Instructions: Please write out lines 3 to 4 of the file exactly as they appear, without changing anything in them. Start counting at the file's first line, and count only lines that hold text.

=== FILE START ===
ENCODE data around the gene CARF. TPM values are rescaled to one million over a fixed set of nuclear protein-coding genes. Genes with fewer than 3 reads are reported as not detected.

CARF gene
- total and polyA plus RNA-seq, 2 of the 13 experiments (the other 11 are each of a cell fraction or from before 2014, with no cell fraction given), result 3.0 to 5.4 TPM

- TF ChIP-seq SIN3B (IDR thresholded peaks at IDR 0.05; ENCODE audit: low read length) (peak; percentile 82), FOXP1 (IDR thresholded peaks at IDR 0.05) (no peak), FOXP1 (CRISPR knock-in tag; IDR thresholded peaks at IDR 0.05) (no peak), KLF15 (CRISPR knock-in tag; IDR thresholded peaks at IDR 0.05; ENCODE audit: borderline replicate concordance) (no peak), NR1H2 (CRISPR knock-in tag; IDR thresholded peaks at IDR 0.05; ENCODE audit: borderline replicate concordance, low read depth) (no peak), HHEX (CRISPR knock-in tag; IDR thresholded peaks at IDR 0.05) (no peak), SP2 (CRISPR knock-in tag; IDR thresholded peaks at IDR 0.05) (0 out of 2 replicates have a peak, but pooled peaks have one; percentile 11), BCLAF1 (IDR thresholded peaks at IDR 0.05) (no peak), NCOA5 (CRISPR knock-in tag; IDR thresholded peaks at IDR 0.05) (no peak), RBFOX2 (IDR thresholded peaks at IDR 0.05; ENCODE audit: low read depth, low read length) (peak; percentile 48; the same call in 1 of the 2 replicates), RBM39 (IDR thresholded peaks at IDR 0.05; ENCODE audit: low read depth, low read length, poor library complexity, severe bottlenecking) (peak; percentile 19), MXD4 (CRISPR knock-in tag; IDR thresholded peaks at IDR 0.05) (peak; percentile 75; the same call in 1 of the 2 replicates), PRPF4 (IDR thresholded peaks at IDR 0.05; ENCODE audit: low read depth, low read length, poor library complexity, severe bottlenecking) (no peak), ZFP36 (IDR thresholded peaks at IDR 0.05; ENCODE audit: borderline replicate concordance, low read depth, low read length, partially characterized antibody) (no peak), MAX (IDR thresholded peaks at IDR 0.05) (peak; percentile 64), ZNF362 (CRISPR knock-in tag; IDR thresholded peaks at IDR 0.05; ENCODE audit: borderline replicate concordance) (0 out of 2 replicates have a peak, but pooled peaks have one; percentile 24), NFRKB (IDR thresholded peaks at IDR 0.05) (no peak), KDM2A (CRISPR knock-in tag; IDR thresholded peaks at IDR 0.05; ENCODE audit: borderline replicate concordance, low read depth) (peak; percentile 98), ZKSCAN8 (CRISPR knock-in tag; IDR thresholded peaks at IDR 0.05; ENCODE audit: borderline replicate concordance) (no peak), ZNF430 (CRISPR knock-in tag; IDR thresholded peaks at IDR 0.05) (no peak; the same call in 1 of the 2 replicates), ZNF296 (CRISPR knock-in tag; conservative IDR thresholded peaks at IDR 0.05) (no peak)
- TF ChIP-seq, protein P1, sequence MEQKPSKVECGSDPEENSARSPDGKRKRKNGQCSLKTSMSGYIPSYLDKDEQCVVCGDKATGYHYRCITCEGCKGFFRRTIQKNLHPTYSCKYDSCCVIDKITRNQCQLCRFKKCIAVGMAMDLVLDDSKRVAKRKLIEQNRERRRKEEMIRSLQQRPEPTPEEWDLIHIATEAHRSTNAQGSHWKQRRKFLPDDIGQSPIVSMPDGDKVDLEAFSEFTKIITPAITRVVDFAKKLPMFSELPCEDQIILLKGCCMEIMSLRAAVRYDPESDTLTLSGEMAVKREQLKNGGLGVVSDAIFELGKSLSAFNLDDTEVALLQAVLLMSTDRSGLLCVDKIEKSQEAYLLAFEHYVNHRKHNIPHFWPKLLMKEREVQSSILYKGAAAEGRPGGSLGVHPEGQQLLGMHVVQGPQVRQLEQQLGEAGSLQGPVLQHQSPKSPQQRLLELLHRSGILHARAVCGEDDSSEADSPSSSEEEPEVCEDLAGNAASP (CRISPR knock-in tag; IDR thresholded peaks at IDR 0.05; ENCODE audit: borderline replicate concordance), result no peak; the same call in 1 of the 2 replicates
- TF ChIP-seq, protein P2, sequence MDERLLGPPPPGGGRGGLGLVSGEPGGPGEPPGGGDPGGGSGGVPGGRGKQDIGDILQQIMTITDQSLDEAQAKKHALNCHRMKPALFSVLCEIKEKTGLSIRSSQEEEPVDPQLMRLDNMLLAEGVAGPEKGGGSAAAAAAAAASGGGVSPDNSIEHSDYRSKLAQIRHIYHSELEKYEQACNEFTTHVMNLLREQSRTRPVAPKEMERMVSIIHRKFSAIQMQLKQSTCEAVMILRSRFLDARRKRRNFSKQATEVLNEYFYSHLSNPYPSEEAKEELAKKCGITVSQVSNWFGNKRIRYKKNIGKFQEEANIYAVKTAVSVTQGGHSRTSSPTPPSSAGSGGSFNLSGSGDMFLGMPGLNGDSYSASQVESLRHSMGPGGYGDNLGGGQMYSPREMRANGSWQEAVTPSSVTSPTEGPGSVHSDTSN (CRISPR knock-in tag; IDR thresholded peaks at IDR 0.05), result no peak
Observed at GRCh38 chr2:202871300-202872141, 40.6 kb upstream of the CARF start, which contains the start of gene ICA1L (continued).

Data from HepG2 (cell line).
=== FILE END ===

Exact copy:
- total and polyA plus RNA-seq, 2 of the 13 experiments (the other 11 are each of a cell fraction or from before 2014, with no cell fraction given), result 3.0 to 5.4 TPM

- TF ChIP-seq SIN3B (IDR thresholded peaks at IDR 0.05; ENCODE audit: low read length) (peak; percentile 82), FOXP1 (IDR thresholded peaks at IDR 0.05) (no peak), FOXP1 (CRISPR knock-in tag; IDR thresholded peaks at IDR 0.05) (no peak), KLF15 (CRISPR knock-in tag; IDR thresholded peaks at IDR 0.05; ENCODE audit: borderline replicate concordance) (no peak), NR1H2 (CRISPR knock-in tag; IDR thresholded peaks at IDR 0.05; ENCODE audit: borderline replicate concordance, low read depth) (no peak), HHEX (CRISPR knock-in tag; IDR thresholded peaks at IDR 0.05) (no peak), SP2 (CRISPR knock-in tag; IDR thresholded peaks at IDR 0.05) (0 out of 2 replicates have a peak, but pooled peaks have one; percentile 11), BCLAF1 (IDR thresholded peaks at IDR 0.05) (no peak), NCOA5 (CRISPR knock-in tag; IDR thresholded peaks at IDR 0.05) (no peak), RBFOX2 (IDR thresholded peaks at IDR 0.05; ENCODE audit: low read depth, low read length) (peak; percentile 48; the same call in 1 of the 2 replicates), RBM39 (IDR thresholded peaks at IDR 0.05; ENCODE audit: low read depth, low read length, poor library complexity, severe bottlenecking) (peak; percentile 19), MXD4 (CRISPR knock-in tag; IDR thresholded peaks at IDR 0.05) (peak; percentile 75; the same call in 1 of the 2 replicates), PRPF4 (IDR thresholded peaks at IDR 0.05; ENCODE audit: low read depth, low read length, poor library complexity, severe bottlenecking) (no peak), ZFP36 (IDR thresholded peaks at IDR 0.05; ENCODE audit: borderline replicate concordance, low read depth, low read length, partially characterized antibody) (no peak), MAX (IDR thresholded peaks at IDR 0.05) (peak; percentile 64), ZNF362 (CRISPR knock-in tag; IDR thresholded peaks at IDR 0.05; ENCODE audit: borderline replicate concordance) (0 out of 2 replicates have a peak, but pooled peaks have one; percentile 24), NFRKB (IDR thresholded peaks at IDR 0.05) (no peak), KDM2A (CRISPR knock-in tag; IDR thresholded peaks at IDR 0.05; ENCODE audit: borderline replicate concordance, low read depth) (peak; percentile 98), ZKSCAN8 (CRISPR knock-in tag; IDR thresholded peaks at IDR 0.05; ENCODE audit: borderline replicate concordance) (no peak), ZNF430 (CRISPR knock-in tag; IDR thresholded peaks at IDR 0.05) (no peak; the same call in 1 of the 2 replicates), ZNF296 (CRISPR knock-in tag; conservative IDR thresholded peaks at IDR 0.05) (no peak)